Discussion of Bicornuate uterus
- The bicornuate uterus results from incomplete fusion of the uterovaginal horns at the level of the fundus
- Accounts for approximately 10% of müllerian duct anomalies.
- A bicornuate uterus consists of two symmetric cornua that are fused caudad, with communication of the endometrial cavities.
- The intervening cleft of the complete bicornuate uterus extends to the internal cervical os (bicornuate unicollis)
- The cleft of a partial bicornuate configuration is of variable length.
- A bicornuate bicollis uterus is associated with a duplicated cervix, although a degree of communication is maintained between the two horns.
- Surgical intervention is usually not indicated.
- Strassman metroplasty has been advocated in women with a history of recurrent pregnancy loss and in whom no other infertility issues have been identified
- The bicornuate uterus has been reported to have the highest associated prevalence (38%) of cervical incompetence among müllerian duct anomalies and prophylactic placement of a cervical cerclage in selected patients has been reported to increase fetal survival rates.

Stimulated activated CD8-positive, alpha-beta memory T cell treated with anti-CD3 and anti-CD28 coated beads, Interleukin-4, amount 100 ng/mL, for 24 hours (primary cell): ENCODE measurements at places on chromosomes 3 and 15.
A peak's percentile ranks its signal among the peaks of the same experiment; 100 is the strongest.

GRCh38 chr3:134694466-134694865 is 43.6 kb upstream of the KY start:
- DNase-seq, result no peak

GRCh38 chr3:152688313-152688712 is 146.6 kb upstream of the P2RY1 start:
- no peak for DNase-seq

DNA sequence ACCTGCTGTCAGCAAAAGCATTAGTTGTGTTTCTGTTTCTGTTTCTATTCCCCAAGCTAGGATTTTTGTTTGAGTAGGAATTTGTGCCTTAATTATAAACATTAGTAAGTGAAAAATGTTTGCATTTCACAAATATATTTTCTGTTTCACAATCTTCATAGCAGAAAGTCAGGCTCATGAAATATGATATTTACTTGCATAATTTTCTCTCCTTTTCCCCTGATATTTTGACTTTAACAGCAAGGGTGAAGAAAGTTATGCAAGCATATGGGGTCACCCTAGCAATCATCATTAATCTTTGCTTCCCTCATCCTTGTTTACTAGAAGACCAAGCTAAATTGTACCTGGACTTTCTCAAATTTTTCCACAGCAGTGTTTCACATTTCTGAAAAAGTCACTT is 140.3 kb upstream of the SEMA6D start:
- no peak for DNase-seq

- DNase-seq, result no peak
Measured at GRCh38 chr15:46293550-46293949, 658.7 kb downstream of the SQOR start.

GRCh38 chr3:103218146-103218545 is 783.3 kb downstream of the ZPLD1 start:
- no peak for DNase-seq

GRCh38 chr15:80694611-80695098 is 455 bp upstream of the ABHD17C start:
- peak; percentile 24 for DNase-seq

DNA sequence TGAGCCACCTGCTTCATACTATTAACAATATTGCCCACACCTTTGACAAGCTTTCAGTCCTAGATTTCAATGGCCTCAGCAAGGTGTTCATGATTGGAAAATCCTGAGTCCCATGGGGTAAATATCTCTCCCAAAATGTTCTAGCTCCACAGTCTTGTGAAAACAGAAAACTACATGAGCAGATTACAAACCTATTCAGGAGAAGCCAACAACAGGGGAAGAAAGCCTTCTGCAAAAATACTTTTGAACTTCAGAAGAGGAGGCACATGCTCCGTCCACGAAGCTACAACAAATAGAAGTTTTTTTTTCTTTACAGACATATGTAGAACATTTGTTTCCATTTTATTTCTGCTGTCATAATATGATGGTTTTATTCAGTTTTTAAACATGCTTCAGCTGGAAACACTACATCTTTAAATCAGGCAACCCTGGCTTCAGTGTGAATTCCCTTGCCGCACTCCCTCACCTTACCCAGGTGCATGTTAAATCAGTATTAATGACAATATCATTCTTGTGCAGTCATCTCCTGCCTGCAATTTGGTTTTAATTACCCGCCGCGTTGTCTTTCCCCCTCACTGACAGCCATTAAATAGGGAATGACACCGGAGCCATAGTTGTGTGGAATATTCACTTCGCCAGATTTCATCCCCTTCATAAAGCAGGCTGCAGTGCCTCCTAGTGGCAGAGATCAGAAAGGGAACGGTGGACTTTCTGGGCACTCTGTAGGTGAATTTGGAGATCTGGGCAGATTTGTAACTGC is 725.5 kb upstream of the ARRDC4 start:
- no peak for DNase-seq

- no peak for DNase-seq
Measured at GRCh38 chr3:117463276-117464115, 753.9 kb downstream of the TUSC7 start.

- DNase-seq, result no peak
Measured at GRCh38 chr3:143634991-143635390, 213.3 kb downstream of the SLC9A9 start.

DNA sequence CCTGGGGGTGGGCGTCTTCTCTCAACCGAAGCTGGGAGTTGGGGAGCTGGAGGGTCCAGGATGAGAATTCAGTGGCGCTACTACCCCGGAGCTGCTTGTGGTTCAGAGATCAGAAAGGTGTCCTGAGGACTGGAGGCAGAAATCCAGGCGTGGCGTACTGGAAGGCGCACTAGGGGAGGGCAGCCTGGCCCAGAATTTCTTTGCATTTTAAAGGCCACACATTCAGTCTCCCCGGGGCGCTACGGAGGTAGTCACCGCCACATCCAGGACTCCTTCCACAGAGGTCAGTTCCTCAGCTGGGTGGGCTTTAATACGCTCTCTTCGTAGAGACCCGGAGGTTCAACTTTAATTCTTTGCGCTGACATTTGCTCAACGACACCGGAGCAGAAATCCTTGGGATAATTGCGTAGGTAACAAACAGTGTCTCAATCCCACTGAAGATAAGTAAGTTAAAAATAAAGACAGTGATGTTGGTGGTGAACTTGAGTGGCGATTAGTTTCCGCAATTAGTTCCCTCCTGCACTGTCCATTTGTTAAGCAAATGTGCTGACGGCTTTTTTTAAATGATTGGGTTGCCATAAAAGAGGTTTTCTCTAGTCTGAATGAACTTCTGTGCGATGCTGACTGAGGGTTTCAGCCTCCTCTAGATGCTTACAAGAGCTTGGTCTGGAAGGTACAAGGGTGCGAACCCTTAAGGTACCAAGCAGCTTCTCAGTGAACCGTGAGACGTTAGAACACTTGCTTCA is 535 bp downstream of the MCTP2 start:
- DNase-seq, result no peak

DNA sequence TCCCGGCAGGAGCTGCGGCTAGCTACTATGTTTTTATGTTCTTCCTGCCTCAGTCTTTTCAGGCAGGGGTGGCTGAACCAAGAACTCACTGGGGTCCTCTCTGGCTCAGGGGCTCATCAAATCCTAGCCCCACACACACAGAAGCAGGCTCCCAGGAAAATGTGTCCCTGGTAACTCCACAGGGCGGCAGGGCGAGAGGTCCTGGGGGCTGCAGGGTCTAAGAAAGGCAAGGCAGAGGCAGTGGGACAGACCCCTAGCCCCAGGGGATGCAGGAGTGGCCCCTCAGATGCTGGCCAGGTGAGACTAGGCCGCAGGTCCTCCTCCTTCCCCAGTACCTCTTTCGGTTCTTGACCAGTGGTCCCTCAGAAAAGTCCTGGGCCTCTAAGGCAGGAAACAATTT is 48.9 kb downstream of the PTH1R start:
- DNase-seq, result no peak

Imaging Findings for Bicornuate uterus
- The horns of the endometrial cavity are usually widely separated with an intercornual angle greater than 105°.
- Each horn has a fusiform appearance, with apices that taper and end in a single fallopian tube.
- Radiographic appearance has such a large degree of overlap with that of the septate uterus and differentiation from the septate uterus often not possible.
- A large fundal cleft with divergence of the uterine horns and associated echogenic endometrial complexes.
- MRI demonstrates a cleft of at least 1.0 cm of the external fundal uterine contour.
- The horns demonstrate normal uterine zonal anatomy.
 See Also
- Mullerian duct anomalies classification system
- Arcuate uterus
- Septate uterus
- Unicornuate uterus
- Uterus didelphys
 External Links
 References for Bicornuate uterus
- Robert N. Troiano, and Shirley M. McCarthy. Müllerian Duct Anomalies: Imaging and Clinical Issues. Radiology 2004 233: 19-34.